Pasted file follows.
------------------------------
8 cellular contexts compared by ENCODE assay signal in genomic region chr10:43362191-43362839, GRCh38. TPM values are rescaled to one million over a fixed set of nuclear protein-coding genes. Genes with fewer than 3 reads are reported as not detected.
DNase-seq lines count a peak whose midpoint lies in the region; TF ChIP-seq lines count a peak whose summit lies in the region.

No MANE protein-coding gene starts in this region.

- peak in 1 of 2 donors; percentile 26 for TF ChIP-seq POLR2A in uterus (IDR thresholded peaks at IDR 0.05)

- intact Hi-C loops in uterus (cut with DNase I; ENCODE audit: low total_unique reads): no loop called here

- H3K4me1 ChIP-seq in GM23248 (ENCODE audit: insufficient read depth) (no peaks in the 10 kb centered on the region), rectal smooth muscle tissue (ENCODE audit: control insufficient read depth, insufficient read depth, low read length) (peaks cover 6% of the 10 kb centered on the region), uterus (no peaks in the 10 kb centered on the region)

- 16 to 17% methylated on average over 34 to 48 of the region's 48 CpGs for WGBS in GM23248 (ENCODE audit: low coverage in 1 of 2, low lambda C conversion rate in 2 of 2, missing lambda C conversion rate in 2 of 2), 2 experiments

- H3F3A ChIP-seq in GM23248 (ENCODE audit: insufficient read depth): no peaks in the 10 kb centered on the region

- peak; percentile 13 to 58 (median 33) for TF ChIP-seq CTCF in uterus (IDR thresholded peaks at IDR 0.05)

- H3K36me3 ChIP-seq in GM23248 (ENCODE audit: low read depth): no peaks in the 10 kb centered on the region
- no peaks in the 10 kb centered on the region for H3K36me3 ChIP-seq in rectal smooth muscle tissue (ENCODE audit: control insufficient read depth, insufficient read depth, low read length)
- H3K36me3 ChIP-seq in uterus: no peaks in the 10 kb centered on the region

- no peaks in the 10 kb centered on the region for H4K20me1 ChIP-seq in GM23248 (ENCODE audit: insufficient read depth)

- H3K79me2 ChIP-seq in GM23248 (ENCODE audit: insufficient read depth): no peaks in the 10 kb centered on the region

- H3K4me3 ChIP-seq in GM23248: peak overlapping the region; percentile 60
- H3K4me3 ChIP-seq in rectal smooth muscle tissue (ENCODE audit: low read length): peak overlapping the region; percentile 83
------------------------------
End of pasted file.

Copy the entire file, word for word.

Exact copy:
8 cellular contexts compared by ENCODE assay signal in genomic region chr10:43362191-43362839, GRCh38. TPM values are rescaled to one million over a fixed set of nuclear protein-coding genes. Genes with fewer than 3 reads are reported as not detected.
DNase-seq lines count a peak whose midpoint lies in the region; TF ChIP-seq lines count a peak whose summit lies in the region.

No MANE protein-coding gene starts in this region.

- peak in 1 of 2 donors; percentile 26 for TF ChIP-seq POLR2A in uterus (IDR thresholded peaks at IDR 0.05)

- intact Hi-C loops in uterus (cut with DNase I; ENCODE audit: low total_unique reads): no loop called here

- H3K4me1 ChIP-seq in GM23248 (ENCODE audit: insufficient read depth) (no peaks in the 10 kb centered on the region), rectal smooth muscle tissue (ENCODE audit: control insufficient read depth, insufficient read depth, low read length) (peaks cover 6% of the 10 kb centered on the region), uterus (no peaks in the 10 kb centered on the region)

- 16 to 17% methylated on average over 34 to 48 of the region's 48 CpGs for WGBS in GM23248 (ENCODE audit: low coverage in 1 of 2, low lambda C conversion rate in 2 of 2, missing lambda C conversion rate in 2 of 2), 2 experiments

- H3F3A ChIP-seq in GM23248 (ENCODE audit: insufficient read depth): no peaks in the 10 kb centered on the region

- peak; percentile 13 to 58 (median 33) for TF ChIP-seq CTCF in uterus (IDR thresholded peaks at IDR 0.05)

- H3K36me3 ChIP-seq in GM23248 (ENCODE audit: low read depth): no peaks in the 10 kb centered on the region
- no peaks in the 10 kb centered on the region for H3K36me3 ChIP-seq in rectal smooth muscle tissue (ENCODE audit: control insufficient read depth, insufficient read depth, low read length)
- H3K36me3 ChIP-seq in uterus: no peaks in the 10 kb centered on the region

- no peaks in the 10 kb centered on the region for H4K20me1 ChIP-seq in GM23248 (ENCODE audit: insufficient read depth)

- H3K79me2 ChIP-seq in GM23248 (ENCODE audit: insufficient read depth): no peaks in the 10 kb centered on the region

- H3K4me3 ChIP-seq in GM23248: peak overlapping the region; percentile 60
- H3K4me3 ChIP-seq in rectal smooth muscle tissue (ENCODE audit: low read length): peak overlapping the region; percentile 83